Kasturi had a passion for photography and a fancy for cameras. He took to surfing the Internet like a duck to water. He would surf the Net for several hours to study the pictures of internationally reputed photographers. He was keen that The Hindu should publish quality pictures with high reproduction values. His judgment of photographs was infallible. He insisted that pictures should be sharp.

Kasturi would study photographs with a magnifying glass and judge whether they were sharp or out of focus. He stopped a photographer who was walking down the aisle of the office in Chennai and told him, You should have your eyes checked. Some of your pictures are out of focus. It turned out that the photographer suffered from short sight.

Kasturi insisted on coordination between the reporter, the photographer, the graphics department and the sub-editor. He hated seeing photographers seated in their room. He wanted them to go out and bring good pictures.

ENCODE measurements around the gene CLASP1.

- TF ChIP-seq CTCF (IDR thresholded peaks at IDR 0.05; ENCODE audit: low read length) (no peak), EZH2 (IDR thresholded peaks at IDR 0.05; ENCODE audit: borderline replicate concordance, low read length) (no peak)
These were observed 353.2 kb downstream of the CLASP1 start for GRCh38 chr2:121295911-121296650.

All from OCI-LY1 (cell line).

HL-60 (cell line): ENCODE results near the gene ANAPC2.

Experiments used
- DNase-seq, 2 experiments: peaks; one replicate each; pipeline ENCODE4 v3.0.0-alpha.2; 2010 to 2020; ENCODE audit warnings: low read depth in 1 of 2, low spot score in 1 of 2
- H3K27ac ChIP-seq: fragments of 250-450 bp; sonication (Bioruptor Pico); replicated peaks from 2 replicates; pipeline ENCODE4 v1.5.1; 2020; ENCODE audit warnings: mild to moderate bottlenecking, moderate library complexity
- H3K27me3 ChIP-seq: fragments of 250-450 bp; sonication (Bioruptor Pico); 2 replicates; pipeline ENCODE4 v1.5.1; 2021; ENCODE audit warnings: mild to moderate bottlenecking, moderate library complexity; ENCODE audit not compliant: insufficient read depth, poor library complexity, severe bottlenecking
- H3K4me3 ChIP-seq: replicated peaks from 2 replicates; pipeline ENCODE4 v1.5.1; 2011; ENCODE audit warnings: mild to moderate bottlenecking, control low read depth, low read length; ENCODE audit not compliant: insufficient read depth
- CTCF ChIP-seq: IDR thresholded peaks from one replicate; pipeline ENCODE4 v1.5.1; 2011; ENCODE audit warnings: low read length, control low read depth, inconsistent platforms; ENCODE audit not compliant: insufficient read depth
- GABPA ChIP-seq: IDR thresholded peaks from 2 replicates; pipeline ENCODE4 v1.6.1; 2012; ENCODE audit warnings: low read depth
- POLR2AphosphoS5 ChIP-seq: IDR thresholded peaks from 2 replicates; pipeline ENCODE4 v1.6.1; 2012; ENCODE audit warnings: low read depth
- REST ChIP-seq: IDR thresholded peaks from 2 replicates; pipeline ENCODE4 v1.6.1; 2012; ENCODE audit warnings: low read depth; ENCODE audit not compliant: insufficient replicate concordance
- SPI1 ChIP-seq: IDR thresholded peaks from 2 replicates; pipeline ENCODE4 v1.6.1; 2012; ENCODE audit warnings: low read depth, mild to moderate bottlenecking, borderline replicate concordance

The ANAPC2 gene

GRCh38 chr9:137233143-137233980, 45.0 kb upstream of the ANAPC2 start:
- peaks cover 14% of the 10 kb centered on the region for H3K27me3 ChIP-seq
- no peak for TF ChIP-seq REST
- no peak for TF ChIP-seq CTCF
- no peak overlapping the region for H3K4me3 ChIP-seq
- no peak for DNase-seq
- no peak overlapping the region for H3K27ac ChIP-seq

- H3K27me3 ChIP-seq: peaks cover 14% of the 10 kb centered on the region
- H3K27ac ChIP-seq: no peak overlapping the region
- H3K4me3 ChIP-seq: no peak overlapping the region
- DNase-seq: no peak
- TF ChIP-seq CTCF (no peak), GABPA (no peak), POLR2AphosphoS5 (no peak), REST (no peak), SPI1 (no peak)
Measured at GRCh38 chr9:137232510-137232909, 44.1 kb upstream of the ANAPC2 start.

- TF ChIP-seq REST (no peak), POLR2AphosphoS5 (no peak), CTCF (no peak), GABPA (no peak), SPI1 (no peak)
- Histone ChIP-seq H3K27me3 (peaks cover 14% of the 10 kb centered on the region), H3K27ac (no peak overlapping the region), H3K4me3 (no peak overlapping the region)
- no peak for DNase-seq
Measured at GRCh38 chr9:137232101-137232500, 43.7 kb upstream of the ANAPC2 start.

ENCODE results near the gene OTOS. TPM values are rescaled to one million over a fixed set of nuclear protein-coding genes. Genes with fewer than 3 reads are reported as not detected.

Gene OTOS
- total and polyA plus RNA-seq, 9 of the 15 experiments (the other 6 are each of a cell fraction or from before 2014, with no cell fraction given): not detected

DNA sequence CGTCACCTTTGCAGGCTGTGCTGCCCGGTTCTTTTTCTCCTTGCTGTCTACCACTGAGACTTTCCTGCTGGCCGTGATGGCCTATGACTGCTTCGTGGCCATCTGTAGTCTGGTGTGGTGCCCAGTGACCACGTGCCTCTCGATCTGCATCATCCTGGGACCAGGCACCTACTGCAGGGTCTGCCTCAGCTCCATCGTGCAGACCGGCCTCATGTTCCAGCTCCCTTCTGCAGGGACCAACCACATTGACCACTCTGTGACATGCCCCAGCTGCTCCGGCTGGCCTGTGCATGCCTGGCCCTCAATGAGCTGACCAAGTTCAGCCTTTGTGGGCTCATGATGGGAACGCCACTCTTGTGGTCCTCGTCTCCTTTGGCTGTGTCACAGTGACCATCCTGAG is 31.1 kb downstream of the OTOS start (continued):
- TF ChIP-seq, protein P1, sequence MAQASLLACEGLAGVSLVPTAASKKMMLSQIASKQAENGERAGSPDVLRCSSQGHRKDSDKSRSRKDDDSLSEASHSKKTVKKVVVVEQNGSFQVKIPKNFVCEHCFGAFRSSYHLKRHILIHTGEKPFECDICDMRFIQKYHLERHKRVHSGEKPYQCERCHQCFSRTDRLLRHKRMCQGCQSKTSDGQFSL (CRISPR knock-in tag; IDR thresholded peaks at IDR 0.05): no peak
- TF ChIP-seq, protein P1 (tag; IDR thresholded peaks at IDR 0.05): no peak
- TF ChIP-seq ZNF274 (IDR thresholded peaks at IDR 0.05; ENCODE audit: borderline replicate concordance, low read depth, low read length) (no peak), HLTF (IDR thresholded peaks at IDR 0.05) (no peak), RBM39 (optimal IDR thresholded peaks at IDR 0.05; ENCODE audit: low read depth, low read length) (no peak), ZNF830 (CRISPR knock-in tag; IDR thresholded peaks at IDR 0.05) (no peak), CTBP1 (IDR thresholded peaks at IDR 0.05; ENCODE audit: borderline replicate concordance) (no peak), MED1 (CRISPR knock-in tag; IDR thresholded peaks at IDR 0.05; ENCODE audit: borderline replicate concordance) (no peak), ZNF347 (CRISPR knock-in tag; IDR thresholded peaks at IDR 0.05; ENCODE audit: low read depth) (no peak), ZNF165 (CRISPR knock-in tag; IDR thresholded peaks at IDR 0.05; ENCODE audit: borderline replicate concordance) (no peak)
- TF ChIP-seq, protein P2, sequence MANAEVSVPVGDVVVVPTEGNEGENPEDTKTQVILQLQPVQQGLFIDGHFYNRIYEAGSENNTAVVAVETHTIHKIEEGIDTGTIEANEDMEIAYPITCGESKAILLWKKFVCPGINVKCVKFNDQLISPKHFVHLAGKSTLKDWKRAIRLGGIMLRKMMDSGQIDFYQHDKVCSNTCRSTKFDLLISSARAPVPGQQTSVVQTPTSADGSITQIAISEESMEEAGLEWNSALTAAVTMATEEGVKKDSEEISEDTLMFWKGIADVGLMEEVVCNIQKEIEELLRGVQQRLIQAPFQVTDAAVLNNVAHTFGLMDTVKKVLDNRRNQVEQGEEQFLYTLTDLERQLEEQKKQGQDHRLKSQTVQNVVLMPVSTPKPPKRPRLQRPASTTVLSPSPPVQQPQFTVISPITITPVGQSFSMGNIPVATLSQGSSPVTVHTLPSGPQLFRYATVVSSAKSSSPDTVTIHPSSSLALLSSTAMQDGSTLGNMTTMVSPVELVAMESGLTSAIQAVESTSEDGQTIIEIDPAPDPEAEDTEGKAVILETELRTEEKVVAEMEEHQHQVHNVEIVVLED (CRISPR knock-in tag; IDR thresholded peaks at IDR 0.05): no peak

D. Krishnan, Photo Editor of The Hindu, has this to say:

Called for a job interview by Mr Kasturi in 1978, I took along a bunch of photographs that I had shot, to show him.

He picked up one and asked, At what time did you take this photograph?

Taken aback by the question, I tried to bluff my way through: Around 11 a.m.

He immediately shot back: Recollect and guess again! And then he proceeded to tell me what time it must have been taken: Notice the shadow of the batsman and the fielders. It must have been after 3 p.m. The position of the sun at Chepauk would create this shadow only after 3 p.m.

At that moment, I realised that even if I got the job, I would have to be very careful with the Editor ( The Hindu, September 22).

N. Sridharan, Chief Photographer of The Hindu, said the former Editor would insist that a photographer discuss with the reporter the story he was working on.